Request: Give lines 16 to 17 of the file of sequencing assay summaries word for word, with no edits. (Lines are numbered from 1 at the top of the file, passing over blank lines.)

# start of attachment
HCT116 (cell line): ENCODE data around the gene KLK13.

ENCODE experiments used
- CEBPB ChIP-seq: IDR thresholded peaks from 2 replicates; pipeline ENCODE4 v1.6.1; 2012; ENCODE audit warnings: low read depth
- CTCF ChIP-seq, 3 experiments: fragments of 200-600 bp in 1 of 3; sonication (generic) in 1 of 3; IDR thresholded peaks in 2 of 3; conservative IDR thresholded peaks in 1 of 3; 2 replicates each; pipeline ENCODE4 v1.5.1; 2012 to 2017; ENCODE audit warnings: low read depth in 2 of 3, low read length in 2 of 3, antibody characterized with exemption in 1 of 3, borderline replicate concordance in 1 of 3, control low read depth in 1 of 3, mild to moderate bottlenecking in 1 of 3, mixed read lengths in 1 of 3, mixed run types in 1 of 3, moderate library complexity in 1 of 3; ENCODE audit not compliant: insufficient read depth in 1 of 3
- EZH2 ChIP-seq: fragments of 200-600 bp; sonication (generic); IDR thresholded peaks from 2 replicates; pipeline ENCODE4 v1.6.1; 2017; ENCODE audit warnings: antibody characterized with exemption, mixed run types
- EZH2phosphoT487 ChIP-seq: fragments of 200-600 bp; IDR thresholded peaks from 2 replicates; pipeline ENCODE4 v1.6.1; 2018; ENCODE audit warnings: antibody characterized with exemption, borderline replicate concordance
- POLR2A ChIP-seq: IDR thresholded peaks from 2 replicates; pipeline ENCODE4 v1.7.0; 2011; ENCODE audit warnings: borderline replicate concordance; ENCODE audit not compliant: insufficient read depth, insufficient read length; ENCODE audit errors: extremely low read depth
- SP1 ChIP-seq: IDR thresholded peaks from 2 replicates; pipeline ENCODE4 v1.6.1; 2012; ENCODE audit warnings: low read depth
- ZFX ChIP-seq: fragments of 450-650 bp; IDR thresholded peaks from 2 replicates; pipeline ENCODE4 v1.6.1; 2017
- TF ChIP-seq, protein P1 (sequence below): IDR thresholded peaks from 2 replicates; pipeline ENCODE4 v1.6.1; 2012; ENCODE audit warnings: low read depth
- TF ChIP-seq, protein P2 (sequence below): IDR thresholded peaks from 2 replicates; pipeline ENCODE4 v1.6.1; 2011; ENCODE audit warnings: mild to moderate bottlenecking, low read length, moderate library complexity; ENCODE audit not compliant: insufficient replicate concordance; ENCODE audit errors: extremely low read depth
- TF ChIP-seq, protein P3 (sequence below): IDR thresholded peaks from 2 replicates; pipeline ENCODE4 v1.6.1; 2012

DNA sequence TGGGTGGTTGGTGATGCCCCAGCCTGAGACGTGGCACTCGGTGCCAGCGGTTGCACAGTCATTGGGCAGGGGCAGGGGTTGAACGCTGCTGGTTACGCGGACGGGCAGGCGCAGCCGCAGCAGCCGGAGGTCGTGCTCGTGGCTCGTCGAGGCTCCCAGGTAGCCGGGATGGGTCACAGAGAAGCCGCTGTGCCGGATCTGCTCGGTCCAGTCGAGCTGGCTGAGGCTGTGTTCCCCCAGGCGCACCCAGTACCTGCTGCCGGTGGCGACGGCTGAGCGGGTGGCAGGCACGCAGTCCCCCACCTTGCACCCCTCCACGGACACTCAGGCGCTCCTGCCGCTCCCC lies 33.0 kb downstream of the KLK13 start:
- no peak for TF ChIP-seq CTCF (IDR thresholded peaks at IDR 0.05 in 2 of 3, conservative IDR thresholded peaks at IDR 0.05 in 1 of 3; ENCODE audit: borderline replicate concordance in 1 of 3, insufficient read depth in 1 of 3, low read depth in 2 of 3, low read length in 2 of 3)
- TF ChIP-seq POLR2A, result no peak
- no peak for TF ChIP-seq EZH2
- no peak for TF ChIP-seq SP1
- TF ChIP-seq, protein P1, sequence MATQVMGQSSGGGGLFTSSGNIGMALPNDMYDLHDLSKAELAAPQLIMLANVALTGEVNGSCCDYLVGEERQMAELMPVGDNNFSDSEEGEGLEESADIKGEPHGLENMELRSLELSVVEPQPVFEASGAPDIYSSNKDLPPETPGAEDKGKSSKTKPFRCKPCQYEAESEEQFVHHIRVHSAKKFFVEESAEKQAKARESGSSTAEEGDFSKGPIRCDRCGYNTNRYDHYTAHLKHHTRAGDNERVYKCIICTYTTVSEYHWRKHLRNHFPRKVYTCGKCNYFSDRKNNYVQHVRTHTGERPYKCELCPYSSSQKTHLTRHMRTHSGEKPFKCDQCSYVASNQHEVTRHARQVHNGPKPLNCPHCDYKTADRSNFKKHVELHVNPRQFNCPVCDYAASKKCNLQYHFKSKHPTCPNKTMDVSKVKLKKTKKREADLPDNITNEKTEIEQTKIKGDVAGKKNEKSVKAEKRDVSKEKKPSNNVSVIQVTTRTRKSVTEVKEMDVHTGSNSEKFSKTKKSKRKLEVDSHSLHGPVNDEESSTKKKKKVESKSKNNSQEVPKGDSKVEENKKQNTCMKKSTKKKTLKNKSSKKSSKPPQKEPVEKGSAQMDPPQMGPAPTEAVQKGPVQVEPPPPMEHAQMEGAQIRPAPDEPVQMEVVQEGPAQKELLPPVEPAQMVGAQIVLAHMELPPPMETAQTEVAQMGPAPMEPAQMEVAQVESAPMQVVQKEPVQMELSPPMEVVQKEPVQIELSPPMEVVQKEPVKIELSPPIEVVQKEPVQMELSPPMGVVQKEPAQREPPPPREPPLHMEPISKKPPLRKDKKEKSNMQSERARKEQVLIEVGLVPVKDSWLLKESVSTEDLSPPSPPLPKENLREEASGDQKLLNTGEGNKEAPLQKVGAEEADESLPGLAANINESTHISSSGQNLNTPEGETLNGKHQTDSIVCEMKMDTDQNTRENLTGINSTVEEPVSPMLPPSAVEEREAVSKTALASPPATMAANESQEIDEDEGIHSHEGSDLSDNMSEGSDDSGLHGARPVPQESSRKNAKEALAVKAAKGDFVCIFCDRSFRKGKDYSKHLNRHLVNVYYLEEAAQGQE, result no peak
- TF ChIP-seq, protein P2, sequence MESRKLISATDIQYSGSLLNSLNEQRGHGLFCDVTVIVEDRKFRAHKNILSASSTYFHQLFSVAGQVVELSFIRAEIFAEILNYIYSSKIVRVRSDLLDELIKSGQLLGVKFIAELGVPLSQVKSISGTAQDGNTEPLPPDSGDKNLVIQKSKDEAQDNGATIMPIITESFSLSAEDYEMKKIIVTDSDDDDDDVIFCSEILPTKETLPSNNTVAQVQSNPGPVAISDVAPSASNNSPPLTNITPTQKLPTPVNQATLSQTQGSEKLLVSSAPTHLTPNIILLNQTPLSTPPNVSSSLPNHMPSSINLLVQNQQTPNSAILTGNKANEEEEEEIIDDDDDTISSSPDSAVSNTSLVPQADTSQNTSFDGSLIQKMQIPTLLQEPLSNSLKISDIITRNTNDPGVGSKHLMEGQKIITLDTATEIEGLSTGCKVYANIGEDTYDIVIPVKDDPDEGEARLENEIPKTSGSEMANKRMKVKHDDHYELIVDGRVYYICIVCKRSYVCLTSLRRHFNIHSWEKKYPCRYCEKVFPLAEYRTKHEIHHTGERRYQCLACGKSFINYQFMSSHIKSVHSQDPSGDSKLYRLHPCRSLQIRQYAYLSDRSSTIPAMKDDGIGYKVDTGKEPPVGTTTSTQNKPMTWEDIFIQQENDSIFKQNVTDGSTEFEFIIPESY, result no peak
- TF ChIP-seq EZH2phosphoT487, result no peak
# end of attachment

- no peak for TF ChIP-seq EZH2
- no peak for TF ChIP-seq SP1